I know from my time as a PhD student in Louvain-la-Neuve that the numerous seminars, to which doctoral students were invited, provided a focus for my studies, even if the themes and specialisations were not my own. I would not have used the term collaborative to describe them but collaboration was their effect. Now, through the benefits of technology, we are part of a global network and the idea of a seminar closed off in spatial terms will recede into the past. European contact is now part of many degree programmes and it would be appropriate for this to happen with teachers, schools and researchers across the board. This is why the establishment of this space in the context of our programmes in the School of Education is so timely.
Chatting with Steve O Brien here, I note that he had a similar experience in Bristol, that the PhD student or indeed the solitary staff member intent on his way into publishing needed collaborative supports. When we began speaking with Vanessa Rutherford who had had some responsibility for the old TRL in recent years, a new vision for the space began to materialise. By coincidence, the strategic vision of the Vice President’s Office for Teaching and Learning and Prof. John O Halloran had led to the opening of a fund for NEXT GENERATION LEARNING SPACES and wider interests in the University began to plan major infrastructural changes to the campus at large. I suppose one could say that a network of forces combined, some coincidentally, some because of planning, some by disposition to enable relevant actors to come together in a network that has eventually led to the re-conception of this learning space.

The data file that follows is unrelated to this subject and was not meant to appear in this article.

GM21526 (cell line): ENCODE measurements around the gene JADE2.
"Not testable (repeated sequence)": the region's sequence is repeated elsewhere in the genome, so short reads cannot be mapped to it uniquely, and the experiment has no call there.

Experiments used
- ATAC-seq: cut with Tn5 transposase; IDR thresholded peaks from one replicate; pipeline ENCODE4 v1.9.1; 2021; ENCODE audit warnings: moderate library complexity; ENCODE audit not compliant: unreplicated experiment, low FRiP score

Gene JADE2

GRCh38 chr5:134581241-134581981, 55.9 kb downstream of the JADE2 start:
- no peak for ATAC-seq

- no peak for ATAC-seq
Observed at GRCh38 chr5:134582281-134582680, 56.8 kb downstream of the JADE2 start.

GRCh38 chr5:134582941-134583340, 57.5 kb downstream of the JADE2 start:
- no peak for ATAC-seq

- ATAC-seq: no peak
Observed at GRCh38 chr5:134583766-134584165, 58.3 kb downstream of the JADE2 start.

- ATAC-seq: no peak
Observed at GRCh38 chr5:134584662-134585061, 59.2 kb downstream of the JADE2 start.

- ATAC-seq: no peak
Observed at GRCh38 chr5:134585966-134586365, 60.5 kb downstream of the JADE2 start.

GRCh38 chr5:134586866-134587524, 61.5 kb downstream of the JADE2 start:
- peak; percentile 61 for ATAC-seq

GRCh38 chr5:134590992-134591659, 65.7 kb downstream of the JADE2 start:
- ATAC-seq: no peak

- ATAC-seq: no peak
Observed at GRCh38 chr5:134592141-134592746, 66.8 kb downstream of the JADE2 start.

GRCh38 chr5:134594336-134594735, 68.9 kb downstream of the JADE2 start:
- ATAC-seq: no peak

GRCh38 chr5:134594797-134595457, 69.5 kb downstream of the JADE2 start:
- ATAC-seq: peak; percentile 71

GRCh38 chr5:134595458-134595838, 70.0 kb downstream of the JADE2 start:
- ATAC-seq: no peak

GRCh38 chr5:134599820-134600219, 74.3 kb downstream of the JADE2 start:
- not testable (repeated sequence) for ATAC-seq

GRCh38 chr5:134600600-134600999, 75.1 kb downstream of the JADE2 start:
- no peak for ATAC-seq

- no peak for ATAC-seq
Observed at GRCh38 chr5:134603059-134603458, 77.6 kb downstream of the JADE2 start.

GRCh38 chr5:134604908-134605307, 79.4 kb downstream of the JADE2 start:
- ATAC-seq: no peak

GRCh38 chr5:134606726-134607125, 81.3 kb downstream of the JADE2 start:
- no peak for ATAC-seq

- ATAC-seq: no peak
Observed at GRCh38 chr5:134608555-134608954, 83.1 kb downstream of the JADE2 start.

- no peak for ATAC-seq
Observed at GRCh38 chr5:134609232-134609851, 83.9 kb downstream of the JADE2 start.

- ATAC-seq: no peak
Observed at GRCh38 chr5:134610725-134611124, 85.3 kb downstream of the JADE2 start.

Many thanks have to go to many individuals but I will leave these details for the moment to Dr Stephen O Brien who will speak presently.
As Head of School, I am particularly mindful of the watchful eye of Teaching Council on all our developments here. When our programmes come up for reaccreditation in 2019-20, I am confident that the changes we have made to the infrastructure here will serve us well. Critical educational information does not always take the shape of documents, articles, books, handouts but are now becoming multi-media in character, more live and internationally shared. The idea of a commonly shared seminar with other institutes is no longer just a dream nor do students necessarily have to travel to achieve contacts with others working in the same or related fields.
I am also aware of our Research Quality Improvement Plan and the need to facilitate our young researchers along the path of digesting, polishing and publishing.